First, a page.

The New Zealand immigration department's IT system is set to receive a major upgrade.
20 December 2011
New Zealand visa system to receive major IT upgrade
New Zealand immigration minister Jonathan Coleman has announced a substantial investment into the department’s IT system, with the aim of helping to attract skilled immigrants, reduce processing times and increase security.
The government has announced they will be spending NZ$75 million on replacing the aging current system, which is currently 15 years old, citing the high cost of making even simple changes and claiming the outlay cannot be maintained in the long term. Service of the new Immigration Global Management System (IGMS) is scheduled to being in early 2012.
Some of the changes will include biometric capability, enhancing identity management and improving security. The move is designed to allow New Zealand visa applicants be given an individual immigration ‘account’ into which they can enter their personal information and keep track of the progress of their application.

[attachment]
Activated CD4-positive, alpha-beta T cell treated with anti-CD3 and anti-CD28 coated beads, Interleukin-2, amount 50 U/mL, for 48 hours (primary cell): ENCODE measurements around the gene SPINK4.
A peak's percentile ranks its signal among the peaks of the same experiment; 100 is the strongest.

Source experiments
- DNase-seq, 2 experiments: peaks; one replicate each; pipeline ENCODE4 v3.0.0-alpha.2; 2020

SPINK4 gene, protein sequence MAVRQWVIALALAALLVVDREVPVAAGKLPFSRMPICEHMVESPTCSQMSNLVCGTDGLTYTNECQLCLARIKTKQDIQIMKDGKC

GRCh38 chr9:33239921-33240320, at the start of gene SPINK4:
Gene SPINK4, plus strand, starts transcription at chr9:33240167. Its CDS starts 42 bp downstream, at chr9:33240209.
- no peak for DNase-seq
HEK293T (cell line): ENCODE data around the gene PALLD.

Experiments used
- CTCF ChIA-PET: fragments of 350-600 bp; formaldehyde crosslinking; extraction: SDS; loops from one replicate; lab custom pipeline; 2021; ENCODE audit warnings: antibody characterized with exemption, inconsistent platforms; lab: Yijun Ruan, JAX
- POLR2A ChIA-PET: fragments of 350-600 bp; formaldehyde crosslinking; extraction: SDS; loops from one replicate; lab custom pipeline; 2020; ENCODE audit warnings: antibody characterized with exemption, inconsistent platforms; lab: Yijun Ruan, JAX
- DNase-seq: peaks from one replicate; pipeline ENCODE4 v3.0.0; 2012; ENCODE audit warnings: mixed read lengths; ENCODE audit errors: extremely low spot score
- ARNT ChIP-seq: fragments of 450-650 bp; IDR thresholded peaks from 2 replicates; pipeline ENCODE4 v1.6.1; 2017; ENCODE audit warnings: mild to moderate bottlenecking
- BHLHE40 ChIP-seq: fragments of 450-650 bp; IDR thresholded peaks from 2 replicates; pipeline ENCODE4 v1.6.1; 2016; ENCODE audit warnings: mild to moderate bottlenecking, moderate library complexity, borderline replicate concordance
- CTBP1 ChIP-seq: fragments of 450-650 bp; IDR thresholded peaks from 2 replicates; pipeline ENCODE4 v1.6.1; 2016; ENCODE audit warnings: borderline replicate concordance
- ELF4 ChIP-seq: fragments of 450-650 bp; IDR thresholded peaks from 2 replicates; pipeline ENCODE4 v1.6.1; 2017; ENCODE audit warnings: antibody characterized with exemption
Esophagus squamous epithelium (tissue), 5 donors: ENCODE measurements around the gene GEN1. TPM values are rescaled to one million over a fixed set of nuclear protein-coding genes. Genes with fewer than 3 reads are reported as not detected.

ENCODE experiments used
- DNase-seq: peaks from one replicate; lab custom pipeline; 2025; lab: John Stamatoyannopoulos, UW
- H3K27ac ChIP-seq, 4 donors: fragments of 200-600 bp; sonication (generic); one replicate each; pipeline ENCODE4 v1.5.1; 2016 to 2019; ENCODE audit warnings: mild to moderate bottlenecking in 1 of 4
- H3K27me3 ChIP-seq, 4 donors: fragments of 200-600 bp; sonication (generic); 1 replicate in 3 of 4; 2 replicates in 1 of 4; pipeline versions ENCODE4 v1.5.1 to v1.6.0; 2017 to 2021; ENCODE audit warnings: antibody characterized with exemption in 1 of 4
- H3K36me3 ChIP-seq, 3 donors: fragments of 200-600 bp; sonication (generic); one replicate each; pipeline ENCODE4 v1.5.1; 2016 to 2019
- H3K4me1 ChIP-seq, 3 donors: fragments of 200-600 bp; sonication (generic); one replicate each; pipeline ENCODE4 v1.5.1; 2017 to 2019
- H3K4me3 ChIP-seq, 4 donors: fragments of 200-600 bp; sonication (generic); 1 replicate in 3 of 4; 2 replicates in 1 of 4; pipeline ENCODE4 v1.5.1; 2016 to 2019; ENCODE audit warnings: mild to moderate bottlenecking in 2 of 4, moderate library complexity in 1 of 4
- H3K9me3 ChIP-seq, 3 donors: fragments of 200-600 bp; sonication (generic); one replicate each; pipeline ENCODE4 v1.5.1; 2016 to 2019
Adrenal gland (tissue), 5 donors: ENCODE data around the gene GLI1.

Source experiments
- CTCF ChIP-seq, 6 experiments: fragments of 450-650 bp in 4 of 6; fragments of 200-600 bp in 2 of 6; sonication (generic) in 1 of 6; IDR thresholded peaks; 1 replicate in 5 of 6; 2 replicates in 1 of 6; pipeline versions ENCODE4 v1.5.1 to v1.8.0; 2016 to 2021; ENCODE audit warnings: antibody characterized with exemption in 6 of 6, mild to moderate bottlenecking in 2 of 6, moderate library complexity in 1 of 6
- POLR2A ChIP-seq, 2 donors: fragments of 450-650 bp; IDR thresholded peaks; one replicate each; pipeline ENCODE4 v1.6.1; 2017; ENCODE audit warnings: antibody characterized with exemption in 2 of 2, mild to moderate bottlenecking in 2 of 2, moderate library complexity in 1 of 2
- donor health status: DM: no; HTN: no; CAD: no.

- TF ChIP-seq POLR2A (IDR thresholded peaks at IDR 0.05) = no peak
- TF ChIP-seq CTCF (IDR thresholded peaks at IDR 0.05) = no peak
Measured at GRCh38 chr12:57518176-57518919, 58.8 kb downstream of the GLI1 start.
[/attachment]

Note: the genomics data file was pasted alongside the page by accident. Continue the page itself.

The investment was first proposed by the previous Labour government in 2007. In 2008, a report from the auditor-general discovered weaknesses in the New Zealand immigration department’s ability to prevent and detect migrant fraud.
In a statement, Coleman said: “We are competing worldwide to recruit skilled and talented people, and a new system will help speed up the processing of visa applications and allow applicants to do more online. Providing a fast and modern service is critical in attracting skilled migrants who can help grow the economy.”
The New Zealand Visa Bureau is an independent migration consultancy that specialises in helping people apply for a New Zealand Working Holiday Visa.